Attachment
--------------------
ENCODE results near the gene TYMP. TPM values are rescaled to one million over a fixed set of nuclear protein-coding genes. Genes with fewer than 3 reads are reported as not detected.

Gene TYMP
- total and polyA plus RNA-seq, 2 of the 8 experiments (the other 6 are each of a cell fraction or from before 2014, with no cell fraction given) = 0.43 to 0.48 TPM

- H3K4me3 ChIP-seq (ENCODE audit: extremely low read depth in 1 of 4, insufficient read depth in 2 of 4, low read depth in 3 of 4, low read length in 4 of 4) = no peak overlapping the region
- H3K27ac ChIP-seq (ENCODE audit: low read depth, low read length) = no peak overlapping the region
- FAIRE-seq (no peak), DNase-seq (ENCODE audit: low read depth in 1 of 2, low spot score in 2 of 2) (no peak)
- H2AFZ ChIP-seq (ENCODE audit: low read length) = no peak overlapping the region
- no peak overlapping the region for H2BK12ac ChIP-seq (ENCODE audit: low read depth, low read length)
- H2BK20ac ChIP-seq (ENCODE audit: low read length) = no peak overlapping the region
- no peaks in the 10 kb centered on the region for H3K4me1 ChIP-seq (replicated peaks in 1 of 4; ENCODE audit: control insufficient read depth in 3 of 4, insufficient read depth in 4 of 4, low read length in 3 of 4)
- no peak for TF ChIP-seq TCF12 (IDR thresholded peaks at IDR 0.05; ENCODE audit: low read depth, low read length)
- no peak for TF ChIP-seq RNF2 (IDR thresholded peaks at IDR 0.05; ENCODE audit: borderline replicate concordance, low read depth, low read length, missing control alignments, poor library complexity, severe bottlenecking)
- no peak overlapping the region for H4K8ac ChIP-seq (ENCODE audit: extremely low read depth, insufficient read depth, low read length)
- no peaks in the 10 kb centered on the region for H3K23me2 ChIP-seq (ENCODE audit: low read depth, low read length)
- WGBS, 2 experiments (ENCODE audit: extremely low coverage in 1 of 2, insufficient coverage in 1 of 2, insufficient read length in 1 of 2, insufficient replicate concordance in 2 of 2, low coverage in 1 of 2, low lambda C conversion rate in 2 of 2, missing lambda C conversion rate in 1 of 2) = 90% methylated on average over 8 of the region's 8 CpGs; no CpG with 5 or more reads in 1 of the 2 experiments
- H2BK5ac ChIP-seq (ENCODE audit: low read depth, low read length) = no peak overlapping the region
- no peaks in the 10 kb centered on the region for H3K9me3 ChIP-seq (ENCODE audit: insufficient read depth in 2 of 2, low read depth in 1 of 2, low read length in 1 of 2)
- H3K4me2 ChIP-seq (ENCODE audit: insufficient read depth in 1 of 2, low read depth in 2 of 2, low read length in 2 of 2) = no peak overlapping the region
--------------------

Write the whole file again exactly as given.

ENCODE results near the gene TYMP. TPM values are rescaled to one million over a fixed set of nuclear protein-coding genes. Genes with fewer than 3 reads are reported as not detected.

Gene TYMP
- total and polyA plus RNA-seq, 2 of the 8 experiments (the other 6 are each of a cell fraction or from before 2014, with no cell fraction given) = 0.43 to 0.48 TPM

- H3K4me3 ChIP-seq (ENCODE audit: extremely low read depth in 1 of 4, insufficient read depth in 2 of 4, low read depth in 3 of 4, low read length in 4 of 4) = no peak overlapping the region
- H3K27ac ChIP-seq (ENCODE audit: low read depth, low read length) = no peak overlapping the region
- FAIRE-seq (no peak), DNase-seq (ENCODE audit: low read depth in 1 of 2, low spot score in 2 of 2) (no peak)
- H2AFZ ChIP-seq (ENCODE audit: low read length) = no peak overlapping the region
- no peak overlapping the region for H2BK12ac ChIP-seq (ENCODE audit: low read depth, low read length)
- H2BK20ac ChIP-seq (ENCODE audit: low read length) = no peak overlapping the region
- no peaks in the 10 kb centered on the region for H3K4me1 ChIP-seq (replicated peaks in 1 of 4; ENCODE audit: control insufficient read depth in 3 of 4, insufficient read depth in 4 of 4, low read length in 3 of 4)
- no peak for TF ChIP-seq TCF12 (IDR thresholded peaks at IDR 0.05; ENCODE audit: low read depth, low read length)
- no peak for TF ChIP-seq RNF2 (IDR thresholded peaks at IDR 0.05; ENCODE audit: borderline replicate concordance, low read depth, low read length, missing control alignments, poor library complexity, severe bottlenecking)
- no peak overlapping the region for H4K8ac ChIP-seq (ENCODE audit: extremely low read depth, insufficient read depth, low read length)
- no peaks in the 10 kb centered on the region for H3K23me2 ChIP-seq (ENCODE audit: low read depth, low read length)
- WGBS, 2 experiments (ENCODE audit: extremely low coverage in 1 of 2, insufficient coverage in 1 of 2, insufficient read length in 1 of 2, insufficient replicate concordance in 2 of 2, low coverage in 1 of 2, low lambda C conversion rate in 2 of 2, missing lambda C conversion rate in 1 of 2) = 90% methylated on average over 8 of the region's 8 CpGs; no CpG with 5 or more reads in 1 of the 2 experiments
- H2BK5ac ChIP-seq (ENCODE audit: low read depth, low read length) = no peak overlapping the region
- no peaks in the 10 kb centered on the region for H3K9me3 ChIP-seq (ENCODE audit: insufficient read depth in 2 of 2, low read depth in 1 of 2, low read length in 1 of 2)
- H3K4me2 ChIP-seq (ENCODE audit: insufficient read depth in 1 of 2, low read depth in 2 of 2, low read length in 2 of 2) = no peak overlapping the region